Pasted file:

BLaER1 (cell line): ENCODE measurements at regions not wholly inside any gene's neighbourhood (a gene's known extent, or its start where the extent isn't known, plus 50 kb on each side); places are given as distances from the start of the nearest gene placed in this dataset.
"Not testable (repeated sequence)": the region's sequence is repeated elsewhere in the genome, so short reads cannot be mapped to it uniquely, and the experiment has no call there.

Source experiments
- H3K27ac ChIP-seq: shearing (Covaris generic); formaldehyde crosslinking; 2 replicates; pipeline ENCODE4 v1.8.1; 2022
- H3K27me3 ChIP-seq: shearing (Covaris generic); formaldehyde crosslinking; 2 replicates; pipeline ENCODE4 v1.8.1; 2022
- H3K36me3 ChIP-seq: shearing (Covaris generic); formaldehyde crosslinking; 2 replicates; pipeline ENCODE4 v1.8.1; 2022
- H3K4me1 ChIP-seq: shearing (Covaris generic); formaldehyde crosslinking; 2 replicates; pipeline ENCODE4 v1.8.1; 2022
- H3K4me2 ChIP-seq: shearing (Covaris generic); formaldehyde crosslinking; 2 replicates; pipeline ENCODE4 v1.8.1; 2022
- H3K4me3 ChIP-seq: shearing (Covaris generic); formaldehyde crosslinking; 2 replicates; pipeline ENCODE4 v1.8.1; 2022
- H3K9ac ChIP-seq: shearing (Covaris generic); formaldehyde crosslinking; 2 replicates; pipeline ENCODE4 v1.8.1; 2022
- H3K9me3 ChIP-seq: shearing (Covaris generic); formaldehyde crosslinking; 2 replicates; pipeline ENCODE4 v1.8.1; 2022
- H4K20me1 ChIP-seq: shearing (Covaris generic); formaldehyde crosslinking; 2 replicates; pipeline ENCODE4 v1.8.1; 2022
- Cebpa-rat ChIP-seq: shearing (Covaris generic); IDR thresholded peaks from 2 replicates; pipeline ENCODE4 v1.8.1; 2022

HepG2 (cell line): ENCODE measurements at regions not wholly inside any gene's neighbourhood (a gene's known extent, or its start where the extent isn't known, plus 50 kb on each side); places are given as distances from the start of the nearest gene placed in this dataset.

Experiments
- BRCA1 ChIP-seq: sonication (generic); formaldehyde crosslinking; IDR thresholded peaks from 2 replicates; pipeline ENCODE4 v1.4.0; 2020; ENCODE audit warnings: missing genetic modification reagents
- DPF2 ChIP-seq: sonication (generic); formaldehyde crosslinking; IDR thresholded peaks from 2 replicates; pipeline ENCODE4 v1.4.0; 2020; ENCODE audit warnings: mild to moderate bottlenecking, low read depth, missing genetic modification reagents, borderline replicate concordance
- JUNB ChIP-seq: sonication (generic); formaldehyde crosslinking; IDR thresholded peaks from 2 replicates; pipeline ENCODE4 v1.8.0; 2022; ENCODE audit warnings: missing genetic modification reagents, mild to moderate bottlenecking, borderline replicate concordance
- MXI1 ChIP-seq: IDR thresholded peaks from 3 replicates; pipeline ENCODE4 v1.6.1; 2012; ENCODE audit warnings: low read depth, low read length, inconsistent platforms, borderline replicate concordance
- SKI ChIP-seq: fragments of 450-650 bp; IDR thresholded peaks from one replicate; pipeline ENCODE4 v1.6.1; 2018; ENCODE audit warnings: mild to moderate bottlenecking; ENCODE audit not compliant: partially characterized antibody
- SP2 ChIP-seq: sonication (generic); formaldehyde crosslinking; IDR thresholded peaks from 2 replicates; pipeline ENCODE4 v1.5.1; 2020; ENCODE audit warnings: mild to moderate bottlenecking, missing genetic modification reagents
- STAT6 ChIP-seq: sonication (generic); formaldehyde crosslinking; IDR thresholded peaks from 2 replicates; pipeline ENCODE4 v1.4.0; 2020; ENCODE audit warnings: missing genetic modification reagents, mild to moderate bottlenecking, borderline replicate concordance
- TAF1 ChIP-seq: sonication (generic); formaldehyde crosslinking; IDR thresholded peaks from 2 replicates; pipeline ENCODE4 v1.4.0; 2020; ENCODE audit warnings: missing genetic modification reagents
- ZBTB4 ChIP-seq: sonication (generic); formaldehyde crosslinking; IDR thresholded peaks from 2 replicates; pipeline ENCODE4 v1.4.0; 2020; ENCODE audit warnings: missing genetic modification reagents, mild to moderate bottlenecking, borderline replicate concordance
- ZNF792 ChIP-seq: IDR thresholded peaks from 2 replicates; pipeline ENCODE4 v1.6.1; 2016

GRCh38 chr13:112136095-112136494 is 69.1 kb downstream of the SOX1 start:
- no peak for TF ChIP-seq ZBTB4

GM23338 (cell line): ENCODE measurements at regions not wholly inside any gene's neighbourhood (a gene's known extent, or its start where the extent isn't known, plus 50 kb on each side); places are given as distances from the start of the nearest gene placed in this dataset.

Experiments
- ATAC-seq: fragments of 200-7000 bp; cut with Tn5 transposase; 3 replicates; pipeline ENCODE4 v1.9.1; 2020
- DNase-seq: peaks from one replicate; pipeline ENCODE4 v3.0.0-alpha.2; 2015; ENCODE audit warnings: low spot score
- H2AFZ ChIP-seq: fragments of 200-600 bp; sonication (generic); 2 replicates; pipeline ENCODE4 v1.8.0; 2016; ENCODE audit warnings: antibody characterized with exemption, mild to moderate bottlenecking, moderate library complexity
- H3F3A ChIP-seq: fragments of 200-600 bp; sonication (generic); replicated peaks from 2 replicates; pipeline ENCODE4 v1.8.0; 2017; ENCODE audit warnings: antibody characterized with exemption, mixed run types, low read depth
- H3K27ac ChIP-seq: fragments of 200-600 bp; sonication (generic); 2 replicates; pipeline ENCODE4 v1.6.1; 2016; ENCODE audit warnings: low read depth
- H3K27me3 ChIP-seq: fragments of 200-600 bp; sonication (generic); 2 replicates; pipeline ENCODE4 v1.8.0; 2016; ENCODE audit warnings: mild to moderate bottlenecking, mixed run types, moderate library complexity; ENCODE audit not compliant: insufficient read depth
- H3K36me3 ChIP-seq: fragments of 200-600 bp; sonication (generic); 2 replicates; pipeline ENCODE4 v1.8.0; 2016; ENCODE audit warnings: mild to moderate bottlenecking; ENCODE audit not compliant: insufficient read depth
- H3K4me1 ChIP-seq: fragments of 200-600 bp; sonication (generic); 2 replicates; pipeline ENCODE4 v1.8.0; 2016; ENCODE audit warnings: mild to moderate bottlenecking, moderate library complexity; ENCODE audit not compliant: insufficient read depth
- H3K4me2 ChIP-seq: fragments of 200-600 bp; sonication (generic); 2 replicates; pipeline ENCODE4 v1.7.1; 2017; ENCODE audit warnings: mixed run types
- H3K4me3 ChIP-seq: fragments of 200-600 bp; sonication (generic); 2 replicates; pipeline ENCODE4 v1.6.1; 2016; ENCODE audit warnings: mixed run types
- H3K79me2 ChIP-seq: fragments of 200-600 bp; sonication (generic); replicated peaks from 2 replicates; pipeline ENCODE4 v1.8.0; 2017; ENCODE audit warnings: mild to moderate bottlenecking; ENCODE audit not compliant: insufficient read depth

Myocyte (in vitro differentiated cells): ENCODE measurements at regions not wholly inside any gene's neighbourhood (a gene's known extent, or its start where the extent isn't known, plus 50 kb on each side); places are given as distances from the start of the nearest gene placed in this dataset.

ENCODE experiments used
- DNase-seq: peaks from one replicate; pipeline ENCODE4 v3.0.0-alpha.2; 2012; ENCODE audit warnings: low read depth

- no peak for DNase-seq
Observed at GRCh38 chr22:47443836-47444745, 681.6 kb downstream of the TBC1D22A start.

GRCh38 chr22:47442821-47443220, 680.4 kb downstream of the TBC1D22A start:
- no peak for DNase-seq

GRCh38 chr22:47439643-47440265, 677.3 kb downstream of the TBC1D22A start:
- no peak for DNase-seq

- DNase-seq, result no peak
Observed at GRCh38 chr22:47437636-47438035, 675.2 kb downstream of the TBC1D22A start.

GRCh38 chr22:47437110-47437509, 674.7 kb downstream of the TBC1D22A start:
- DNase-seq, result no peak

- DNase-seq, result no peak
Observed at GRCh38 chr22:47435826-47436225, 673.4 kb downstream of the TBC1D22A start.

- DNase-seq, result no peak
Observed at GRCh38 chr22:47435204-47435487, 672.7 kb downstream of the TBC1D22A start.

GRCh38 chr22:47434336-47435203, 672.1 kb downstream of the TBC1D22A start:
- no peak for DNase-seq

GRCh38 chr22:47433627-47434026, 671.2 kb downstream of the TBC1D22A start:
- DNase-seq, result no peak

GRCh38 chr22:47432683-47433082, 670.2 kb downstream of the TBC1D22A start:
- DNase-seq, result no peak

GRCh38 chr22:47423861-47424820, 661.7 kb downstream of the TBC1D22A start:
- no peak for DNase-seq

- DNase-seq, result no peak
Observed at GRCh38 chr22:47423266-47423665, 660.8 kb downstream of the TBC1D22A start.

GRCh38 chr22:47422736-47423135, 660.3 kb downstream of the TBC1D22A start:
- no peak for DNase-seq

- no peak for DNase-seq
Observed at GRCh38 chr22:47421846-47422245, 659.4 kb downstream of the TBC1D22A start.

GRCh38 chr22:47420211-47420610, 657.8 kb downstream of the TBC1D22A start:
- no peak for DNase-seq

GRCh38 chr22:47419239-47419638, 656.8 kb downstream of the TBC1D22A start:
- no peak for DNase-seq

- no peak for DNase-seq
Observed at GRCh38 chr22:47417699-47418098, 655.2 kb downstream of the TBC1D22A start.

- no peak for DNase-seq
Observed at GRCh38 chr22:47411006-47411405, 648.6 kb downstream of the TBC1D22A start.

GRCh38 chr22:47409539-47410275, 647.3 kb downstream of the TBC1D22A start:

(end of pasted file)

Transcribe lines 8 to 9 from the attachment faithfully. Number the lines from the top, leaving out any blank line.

- H3K4me2 ChIP-seq: shearing (Covaris generic); formaldehyde crosslinking; 2 replicates; pipeline ENCODE4 v1.8.1; 2022
- H3K4me3 ChIP-seq: shearing (Covaris generic); formaldehyde crosslinking; 2 replicates; pipeline ENCODE4 v1.8.1; 2022